UH West Oʻahu students competing in a seven-state online contest with more than 3,000 contestants represented the campus well, with six being awarded scholarships, and two whom placed in the top 100 contestants.
The students were competing in CyberStart, a cyber security assessment and exercise that tests student aptitude and helps develop skills. The game was developed by the SANS Institute, a leading provider of cyber security training and certifications for professionals working in government and commercial institutions.
Hawaiʻi students, ages 16 and above, competed with counterparts in Delaware, Iowa, Michigan, Nevada, Rhode Island and Virginia in July and August. A recently released report to Hawaiʻi Gov. David Ige shows Hawaiʻi had a larger number of high scorers and scholarship winners on a per capita basis compared to other states.
“The state of Hawaiʻi excelled in the program, being above average in all topics,” said Alan Paller, SANS Institute director of research in his report to Ige. Topics covered included LINUX, web application, forensics, cryptography and programming.
Those doing well included UH West Oʻahu students Marvin Buenafe and Edward Chang, who placed in the top 100 contestants and won scholarships. UHWO students Robert Kuakini, Derrick Le, Kevin Ryan and Catherine Sarte did well enough to merit scholarships awards.
“The CENT (Computing, Electronics and Networking Technology) and ISA (Information Security and Assurance) classes that I’ve taken from UHWO and Honolulu Community College have given me valuable information, such as introducing different sub-fields and focus courses related to cyber security,” said Buenafe, who said he finished 87th out of the 3,935 people that signed up.
“From these classes I have learned different aspects of cryptography, programming, forensics, open-source intelligence, web applications, networking, and a lot more since cyber and/or cyber security is broad.”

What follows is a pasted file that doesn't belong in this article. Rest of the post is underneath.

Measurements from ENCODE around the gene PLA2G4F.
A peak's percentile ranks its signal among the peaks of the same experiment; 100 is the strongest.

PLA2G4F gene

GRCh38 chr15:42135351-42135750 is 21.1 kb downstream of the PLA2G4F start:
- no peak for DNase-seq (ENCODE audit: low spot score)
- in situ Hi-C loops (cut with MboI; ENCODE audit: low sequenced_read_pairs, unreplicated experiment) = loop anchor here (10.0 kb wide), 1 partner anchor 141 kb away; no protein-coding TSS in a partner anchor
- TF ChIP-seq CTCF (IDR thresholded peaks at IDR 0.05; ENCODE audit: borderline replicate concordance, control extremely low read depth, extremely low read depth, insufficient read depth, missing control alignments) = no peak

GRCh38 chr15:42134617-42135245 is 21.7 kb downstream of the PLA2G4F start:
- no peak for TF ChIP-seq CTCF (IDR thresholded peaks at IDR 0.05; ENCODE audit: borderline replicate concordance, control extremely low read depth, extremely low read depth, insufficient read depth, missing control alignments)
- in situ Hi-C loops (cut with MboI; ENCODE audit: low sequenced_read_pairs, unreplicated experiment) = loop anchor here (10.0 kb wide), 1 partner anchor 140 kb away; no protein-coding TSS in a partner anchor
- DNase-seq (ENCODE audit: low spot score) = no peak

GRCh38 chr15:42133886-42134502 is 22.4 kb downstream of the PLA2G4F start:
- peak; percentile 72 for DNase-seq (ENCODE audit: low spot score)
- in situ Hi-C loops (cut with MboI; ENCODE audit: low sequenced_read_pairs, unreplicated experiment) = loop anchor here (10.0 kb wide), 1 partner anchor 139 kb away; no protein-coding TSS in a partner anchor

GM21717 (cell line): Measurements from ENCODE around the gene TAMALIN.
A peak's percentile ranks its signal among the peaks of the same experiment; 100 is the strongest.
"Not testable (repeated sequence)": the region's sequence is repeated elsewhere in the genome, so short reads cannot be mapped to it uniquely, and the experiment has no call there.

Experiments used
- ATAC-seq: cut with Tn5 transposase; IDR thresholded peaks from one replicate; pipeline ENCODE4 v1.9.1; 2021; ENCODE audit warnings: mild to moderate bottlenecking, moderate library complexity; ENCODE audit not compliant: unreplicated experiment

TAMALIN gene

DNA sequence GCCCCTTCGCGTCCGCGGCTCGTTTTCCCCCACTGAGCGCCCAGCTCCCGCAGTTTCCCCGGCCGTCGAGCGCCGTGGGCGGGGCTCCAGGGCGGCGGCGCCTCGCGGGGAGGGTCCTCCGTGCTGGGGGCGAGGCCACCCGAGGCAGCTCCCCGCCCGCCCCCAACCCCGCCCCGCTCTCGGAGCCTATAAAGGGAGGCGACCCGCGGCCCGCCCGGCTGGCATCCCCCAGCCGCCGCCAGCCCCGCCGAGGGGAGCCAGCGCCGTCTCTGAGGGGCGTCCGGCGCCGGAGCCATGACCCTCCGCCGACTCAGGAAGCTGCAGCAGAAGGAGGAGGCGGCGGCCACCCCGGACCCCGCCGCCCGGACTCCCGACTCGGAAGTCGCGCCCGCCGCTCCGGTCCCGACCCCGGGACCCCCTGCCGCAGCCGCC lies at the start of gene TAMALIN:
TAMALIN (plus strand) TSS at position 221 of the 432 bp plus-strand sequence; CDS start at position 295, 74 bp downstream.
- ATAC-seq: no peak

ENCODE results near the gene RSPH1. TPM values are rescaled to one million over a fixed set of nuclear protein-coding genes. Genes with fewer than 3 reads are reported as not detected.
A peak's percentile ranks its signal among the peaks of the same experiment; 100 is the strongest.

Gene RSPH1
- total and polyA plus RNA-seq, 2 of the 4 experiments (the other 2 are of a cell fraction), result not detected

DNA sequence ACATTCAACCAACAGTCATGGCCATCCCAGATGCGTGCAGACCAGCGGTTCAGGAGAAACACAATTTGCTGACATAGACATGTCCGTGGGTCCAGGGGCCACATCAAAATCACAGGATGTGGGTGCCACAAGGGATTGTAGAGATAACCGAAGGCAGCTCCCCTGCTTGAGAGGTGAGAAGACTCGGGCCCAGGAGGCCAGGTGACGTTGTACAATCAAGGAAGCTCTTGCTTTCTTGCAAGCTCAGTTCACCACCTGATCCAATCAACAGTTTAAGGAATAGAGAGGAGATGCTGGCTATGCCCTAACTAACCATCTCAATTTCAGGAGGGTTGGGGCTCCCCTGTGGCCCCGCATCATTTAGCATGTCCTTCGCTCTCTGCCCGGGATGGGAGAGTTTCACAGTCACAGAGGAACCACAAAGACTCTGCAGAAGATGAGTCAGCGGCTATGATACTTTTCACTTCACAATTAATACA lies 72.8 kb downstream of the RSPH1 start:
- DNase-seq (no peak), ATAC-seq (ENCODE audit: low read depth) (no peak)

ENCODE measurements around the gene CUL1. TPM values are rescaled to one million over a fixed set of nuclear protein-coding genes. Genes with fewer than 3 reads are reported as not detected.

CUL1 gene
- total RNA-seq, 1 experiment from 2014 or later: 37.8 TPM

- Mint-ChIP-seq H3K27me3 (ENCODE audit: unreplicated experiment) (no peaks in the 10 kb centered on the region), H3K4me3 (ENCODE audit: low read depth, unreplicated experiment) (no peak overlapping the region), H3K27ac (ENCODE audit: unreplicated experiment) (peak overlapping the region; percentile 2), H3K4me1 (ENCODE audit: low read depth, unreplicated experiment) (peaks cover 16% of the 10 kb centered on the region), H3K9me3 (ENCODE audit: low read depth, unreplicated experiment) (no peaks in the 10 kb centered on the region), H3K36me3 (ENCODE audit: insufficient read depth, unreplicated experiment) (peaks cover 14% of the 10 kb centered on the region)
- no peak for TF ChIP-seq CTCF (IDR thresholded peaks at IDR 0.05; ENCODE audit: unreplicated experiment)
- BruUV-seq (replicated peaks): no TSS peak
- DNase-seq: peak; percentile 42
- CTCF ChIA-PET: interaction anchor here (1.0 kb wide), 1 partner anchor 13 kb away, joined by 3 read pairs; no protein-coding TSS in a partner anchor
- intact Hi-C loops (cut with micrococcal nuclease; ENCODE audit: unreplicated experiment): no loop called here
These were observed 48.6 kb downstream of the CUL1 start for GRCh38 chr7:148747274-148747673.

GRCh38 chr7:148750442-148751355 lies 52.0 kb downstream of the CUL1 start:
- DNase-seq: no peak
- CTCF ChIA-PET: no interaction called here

Ige announced a partnership between the state and SANS Institute in July 2017, explaining the program would allow students to learn basic cyber security skills and be tested, with successful students having an opportunity to share in $150,000 in scholarships to further cyber education, and ultimately for $500,000 in scholarships for training in preparation for highly sought-after industry certifications.
In Hawaiʻi, 317 high school and college students registered for a CyberStart assessment, with 161 qualifying for the CyberStart game. SANS Institute’s report shows 111 played the CyberStart Game, 24 which came from UH West Oʻahu.
Many of the UHWO competitors were members of the Hawaiʻi Advanced Technology Society (HATS), a UHWO student organization with an enviable competition track record. HATS teams have placed among the top three in National Cyber League competitions during the past three semesters, beating out hundreds of teams, some from much larger schools.
“These students are so professional and proficient, it is hard to keep up with all of their accomplishments,” said Dr. Matthew Chapman, UH West Oʻahu associate professor of information technology and cybersecurity. “They are on autopilot winning as many competitions as they can fit into their schedules.”